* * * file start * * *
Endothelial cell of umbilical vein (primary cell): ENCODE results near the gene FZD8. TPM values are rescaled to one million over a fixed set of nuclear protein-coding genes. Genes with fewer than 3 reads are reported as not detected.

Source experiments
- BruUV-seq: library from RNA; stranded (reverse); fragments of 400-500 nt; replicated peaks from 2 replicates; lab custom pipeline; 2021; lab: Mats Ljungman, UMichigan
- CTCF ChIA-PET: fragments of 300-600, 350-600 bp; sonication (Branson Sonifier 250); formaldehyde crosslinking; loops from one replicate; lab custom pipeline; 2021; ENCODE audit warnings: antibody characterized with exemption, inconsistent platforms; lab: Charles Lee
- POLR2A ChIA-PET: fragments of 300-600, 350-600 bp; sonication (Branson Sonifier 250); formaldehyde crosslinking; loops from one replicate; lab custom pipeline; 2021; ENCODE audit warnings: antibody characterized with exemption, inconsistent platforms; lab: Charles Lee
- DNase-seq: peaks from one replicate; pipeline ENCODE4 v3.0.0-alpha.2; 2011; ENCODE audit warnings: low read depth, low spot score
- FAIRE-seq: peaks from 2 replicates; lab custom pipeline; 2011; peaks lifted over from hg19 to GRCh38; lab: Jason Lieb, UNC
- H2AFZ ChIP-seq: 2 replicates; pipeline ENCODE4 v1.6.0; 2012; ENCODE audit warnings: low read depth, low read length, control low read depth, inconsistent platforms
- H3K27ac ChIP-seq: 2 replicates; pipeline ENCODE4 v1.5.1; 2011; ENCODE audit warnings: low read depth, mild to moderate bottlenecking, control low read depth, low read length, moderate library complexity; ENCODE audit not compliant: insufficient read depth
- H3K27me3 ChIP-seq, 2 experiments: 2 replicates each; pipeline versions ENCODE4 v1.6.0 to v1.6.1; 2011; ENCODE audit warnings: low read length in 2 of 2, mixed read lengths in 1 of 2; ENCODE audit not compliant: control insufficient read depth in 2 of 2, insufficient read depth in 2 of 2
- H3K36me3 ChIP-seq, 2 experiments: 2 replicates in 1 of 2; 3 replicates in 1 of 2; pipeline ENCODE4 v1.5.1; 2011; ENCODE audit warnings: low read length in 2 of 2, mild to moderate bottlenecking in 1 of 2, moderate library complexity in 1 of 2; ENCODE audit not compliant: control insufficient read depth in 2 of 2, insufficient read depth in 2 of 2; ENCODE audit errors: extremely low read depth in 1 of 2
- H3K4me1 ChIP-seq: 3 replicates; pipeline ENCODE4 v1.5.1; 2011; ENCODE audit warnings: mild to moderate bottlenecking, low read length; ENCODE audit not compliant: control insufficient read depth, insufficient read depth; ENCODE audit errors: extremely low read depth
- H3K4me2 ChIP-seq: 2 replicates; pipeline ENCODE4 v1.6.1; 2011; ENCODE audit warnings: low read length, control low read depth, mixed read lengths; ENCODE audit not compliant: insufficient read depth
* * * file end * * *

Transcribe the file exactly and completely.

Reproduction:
Endothelial cell of umbilical vein (primary cell): ENCODE results near the gene FZD8. TPM values are rescaled to one million over a fixed set of nuclear protein-coding genes. Genes with fewer than 3 reads are reported as not detected.

Source experiments
- BruUV-seq: library from RNA; stranded (reverse); fragments of 400-500 nt; replicated peaks from 2 replicates; lab custom pipeline; 2021; lab: Mats Ljungman, UMichigan
- CTCF ChIA-PET: fragments of 300-600, 350-600 bp; sonication (Branson Sonifier 250); formaldehyde crosslinking; loops from one replicate; lab custom pipeline; 2021; ENCODE audit warnings: antibody characterized with exemption, inconsistent platforms; lab: Charles Lee
- POLR2A ChIA-PET: fragments of 300-600, 350-600 bp; sonication (Branson Sonifier 250); formaldehyde crosslinking; loops from one replicate; lab custom pipeline; 2021; ENCODE audit warnings: antibody characterized with exemption, inconsistent platforms; lab: Charles Lee
- DNase-seq: peaks from one replicate; pipeline ENCODE4 v3.0.0-alpha.2; 2011; ENCODE audit warnings: low read depth, low spot score
- FAIRE-seq: peaks from 2 replicates; lab custom pipeline; 2011; peaks lifted over from hg19 to GRCh38; lab: Jason Lieb, UNC
- H2AFZ ChIP-seq: 2 replicates; pipeline ENCODE4 v1.6.0; 2012; ENCODE audit warnings: low read depth, low read length, control low read depth, inconsistent platforms
- H3K27ac ChIP-seq: 2 replicates; pipeline ENCODE4 v1.5.1; 2011; ENCODE audit warnings: low read depth, mild to moderate bottlenecking, control low read depth, low read length, moderate library complexity; ENCODE audit not compliant: insufficient read depth
- H3K27me3 ChIP-seq, 2 experiments: 2 replicates each; pipeline versions ENCODE4 v1.6.0 to v1.6.1; 2011; ENCODE audit warnings: low read length in 2 of 2, mixed read lengths in 1 of 2; ENCODE audit not compliant: control insufficient read depth in 2 of 2, insufficient read depth in 2 of 2
- H3K36me3 ChIP-seq, 2 experiments: 2 replicates in 1 of 2; 3 replicates in 1 of 2; pipeline ENCODE4 v1.5.1; 2011; ENCODE audit warnings: low read length in 2 of 2, mild to moderate bottlenecking in 1 of 2, moderate library complexity in 1 of 2; ENCODE audit not compliant: control insufficient read depth in 2 of 2, insufficient read depth in 2 of 2; ENCODE audit errors: extremely low read depth in 1 of 2
- H3K4me1 ChIP-seq: 3 replicates; pipeline ENCODE4 v1.5.1; 2011; ENCODE audit warnings: mild to moderate bottlenecking, low read length; ENCODE audit not compliant: control insufficient read depth, insufficient read depth; ENCODE audit errors: extremely low read depth
- H3K4me2 ChIP-seq: 2 replicates; pipeline ENCODE4 v1.6.1; 2011; ENCODE audit warnings: low read length, control low read depth, mixed read lengths; ENCODE audit not compliant: insufficient read depth